Shannon Stott, PhD

Nick Valvano Translational Research Grant *

Brain tumors are the number one cause of pediatric cancer deaths. And despite advances in treatment, children in remission have both the constant worry of their tumor returning, plus long term (often delibitating) treatment-induced side effects. . As new treatments are developed, there is an urgent need to better monitor treatment response.  

Due to their location, the most common tool for monitoring pediatric brain tumors is recurrent imaging ( such as a series of MRI imaging scans over time). While imaging can provide some information about current disease status in brain tumor patients, it can’t provide details on how the tumor has changed in response to therapy. To address this gap in technological capacity, our team has developed a less invasive blood test that can remove rare tumor cells and particles released by the tumor in brain tumor patients. This test requires less than a teaspoon of blood, which makes it ideal for pediatric patients. For this study, we will use our test on 60 pediatric cancer patients with gliomas and medulloblastomas, in order to detect and monitor the these biomarkers in the blood, and watch for changes to their levels throughout treatment. At the end of this study, we then plan to test our techology in multi-center clinical trials. Our long-term goal is to use tumor biomarkers in blood to more rapidly identify when brain cancer patients need to be retreated, which we hope can in turn be used to accelerate and improve therapeutic interventions.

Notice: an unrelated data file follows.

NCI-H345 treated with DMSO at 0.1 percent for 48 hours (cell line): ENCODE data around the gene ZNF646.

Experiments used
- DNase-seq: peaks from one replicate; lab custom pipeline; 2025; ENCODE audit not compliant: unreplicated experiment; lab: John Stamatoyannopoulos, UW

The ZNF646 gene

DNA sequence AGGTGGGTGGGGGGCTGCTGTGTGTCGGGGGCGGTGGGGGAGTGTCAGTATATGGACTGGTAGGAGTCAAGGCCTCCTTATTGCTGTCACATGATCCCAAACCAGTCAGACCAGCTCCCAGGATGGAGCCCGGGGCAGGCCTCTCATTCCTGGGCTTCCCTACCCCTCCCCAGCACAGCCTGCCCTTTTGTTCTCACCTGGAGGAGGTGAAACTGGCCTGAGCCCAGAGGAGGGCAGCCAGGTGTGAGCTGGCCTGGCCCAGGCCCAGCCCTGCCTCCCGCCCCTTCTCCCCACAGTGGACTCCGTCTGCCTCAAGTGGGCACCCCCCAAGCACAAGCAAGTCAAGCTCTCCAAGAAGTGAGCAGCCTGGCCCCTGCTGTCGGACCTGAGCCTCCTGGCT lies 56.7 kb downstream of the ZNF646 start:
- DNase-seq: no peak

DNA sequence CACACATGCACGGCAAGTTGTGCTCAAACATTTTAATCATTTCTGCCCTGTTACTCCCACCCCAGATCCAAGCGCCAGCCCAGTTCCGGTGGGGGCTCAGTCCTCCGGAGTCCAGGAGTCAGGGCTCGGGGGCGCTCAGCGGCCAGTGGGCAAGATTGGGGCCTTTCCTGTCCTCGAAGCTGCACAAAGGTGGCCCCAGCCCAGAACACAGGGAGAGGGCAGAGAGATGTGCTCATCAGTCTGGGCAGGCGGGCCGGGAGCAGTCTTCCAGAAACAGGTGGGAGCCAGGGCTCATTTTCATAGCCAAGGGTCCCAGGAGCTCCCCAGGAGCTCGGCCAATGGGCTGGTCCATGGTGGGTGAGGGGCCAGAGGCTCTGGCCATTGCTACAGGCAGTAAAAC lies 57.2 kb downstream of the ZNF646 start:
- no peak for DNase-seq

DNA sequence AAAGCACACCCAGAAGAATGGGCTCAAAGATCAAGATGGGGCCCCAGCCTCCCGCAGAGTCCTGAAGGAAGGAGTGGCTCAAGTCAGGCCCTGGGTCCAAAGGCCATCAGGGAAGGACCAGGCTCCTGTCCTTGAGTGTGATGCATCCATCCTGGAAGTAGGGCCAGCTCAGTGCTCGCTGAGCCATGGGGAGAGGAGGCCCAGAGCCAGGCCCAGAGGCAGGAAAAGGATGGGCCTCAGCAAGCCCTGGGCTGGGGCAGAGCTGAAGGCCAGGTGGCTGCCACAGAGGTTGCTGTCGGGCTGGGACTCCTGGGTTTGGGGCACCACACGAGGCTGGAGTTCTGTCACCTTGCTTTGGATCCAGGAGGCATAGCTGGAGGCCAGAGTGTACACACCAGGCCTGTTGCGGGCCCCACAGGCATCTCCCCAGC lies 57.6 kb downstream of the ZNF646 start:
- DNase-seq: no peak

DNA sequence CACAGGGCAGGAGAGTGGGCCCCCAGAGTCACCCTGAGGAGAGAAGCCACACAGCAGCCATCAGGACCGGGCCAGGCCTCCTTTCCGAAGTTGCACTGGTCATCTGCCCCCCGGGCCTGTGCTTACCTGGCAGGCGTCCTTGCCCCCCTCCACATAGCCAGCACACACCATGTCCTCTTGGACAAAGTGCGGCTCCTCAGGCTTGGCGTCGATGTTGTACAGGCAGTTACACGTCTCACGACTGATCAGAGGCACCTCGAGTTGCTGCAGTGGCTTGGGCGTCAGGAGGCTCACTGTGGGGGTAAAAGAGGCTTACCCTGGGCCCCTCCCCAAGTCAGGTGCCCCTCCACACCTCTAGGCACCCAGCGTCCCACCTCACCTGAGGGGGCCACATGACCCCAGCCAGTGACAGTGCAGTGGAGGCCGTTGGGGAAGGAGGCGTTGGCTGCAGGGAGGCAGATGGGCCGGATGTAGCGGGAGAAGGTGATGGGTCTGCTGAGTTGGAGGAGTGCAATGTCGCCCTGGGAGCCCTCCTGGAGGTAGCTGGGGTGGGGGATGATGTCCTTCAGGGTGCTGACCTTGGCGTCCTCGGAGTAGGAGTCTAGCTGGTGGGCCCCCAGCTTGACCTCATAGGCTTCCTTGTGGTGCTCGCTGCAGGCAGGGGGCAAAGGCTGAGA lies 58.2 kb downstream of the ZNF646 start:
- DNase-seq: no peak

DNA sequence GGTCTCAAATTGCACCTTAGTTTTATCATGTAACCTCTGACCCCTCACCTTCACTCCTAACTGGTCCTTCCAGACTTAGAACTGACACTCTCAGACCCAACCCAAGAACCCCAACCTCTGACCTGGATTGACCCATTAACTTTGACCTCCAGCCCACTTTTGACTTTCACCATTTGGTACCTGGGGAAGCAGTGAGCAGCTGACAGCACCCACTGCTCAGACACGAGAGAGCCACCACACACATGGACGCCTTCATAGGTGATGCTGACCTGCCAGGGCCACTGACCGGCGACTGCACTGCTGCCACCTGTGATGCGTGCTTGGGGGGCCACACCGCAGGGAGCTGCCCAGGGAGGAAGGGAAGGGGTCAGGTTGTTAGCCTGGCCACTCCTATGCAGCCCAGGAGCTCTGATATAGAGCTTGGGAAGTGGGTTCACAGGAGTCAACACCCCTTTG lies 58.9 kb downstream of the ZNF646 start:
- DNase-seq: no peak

Location: Massachusetts General Hospital Cancer Center - Massachusetts
Proposal: Microfluidics for circulating biomarker detection in pediatric brain tumors

*The Translational research project that receives one of the highest ratings by the Scientific Advisory Committee is annually designated as the Nick Valvano Translational Research Grant. Nick Valvano, Jim Valvano’s brother, served as CEO for 13 years and has been a V Foundation Board Member since 1993.
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